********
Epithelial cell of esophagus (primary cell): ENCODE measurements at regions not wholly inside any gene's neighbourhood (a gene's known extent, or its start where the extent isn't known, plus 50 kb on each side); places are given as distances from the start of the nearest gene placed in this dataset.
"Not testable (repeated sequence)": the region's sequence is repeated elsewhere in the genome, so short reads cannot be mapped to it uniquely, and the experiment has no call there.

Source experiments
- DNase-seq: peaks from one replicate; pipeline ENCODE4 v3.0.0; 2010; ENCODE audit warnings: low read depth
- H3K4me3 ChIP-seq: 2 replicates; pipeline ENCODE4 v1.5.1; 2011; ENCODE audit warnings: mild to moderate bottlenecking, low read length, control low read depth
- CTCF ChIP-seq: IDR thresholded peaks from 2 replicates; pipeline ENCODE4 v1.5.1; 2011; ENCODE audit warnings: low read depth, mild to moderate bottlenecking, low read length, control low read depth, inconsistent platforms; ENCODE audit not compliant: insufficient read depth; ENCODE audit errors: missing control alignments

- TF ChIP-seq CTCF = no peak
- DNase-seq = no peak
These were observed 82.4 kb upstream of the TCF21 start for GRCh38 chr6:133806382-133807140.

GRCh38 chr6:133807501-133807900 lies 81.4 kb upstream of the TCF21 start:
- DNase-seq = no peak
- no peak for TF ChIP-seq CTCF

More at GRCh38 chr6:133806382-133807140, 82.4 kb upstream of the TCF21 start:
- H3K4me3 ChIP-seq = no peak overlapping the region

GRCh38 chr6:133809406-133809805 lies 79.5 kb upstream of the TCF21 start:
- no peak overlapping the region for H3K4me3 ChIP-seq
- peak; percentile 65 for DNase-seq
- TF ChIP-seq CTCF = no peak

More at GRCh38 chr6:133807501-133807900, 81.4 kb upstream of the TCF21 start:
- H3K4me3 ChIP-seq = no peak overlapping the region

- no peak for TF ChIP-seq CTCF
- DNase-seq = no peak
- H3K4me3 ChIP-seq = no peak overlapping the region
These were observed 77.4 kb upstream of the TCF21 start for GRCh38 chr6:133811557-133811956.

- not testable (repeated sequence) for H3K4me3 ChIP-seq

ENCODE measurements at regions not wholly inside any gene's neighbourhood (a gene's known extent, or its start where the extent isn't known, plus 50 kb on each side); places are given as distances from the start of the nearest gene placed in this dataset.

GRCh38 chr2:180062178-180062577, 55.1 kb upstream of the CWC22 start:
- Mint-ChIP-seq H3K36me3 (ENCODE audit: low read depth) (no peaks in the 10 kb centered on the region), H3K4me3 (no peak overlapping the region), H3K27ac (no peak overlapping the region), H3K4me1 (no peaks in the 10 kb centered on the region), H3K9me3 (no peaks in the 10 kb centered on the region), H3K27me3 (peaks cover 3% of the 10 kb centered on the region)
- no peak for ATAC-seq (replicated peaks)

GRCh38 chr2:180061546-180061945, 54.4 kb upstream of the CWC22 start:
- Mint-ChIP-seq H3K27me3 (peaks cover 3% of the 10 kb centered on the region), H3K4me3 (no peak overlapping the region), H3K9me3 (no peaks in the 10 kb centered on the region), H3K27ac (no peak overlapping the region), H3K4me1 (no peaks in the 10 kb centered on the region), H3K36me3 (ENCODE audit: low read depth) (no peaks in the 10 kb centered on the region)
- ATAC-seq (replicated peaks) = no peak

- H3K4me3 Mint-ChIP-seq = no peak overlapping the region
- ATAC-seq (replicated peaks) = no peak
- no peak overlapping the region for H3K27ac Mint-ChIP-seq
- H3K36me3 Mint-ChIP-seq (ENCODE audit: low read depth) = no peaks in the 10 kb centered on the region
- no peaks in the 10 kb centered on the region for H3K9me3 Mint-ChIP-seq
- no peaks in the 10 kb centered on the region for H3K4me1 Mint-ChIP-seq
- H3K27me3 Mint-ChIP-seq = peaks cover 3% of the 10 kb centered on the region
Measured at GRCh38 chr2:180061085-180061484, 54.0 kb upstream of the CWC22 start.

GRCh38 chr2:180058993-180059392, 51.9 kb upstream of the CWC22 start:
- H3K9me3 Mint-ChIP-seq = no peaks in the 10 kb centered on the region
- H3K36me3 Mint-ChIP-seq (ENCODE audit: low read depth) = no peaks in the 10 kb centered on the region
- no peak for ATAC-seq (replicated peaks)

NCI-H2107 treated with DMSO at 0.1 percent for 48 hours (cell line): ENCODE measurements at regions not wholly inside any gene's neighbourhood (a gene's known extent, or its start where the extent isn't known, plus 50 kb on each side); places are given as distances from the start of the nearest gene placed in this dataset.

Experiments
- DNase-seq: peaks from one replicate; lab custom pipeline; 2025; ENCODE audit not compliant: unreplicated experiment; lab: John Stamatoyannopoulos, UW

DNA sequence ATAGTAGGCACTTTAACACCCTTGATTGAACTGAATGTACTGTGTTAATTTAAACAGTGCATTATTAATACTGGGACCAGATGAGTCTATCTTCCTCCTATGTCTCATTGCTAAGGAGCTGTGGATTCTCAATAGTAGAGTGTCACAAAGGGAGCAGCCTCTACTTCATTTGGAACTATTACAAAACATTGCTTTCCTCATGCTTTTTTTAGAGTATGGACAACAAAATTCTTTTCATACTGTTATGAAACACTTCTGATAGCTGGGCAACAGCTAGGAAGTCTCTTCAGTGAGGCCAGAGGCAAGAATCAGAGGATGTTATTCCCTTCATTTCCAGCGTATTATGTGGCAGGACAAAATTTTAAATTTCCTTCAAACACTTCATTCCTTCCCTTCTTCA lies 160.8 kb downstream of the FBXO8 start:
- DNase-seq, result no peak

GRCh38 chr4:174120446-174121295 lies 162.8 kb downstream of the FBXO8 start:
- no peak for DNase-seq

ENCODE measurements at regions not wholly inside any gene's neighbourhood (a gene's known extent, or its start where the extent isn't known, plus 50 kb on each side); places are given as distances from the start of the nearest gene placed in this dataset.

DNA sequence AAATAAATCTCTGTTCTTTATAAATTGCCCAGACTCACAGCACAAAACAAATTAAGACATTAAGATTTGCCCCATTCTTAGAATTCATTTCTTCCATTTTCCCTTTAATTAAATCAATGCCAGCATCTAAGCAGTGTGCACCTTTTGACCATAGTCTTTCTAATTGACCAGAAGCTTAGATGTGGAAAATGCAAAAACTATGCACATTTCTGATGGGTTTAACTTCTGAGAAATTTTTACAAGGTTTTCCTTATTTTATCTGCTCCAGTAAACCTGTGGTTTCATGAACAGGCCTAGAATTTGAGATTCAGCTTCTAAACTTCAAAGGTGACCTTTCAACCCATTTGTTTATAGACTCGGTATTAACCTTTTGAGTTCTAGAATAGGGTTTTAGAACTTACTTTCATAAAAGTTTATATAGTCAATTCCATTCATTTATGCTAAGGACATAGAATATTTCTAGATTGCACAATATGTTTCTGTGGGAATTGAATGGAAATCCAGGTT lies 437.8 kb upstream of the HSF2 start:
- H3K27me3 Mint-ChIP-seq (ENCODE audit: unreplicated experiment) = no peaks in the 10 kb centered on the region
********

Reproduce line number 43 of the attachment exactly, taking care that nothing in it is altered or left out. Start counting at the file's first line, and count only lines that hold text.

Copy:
- H3K36me3 Mint-ChIP-seq (ENCODE audit: low read depth) = no peaks in the 10 kb centered on the region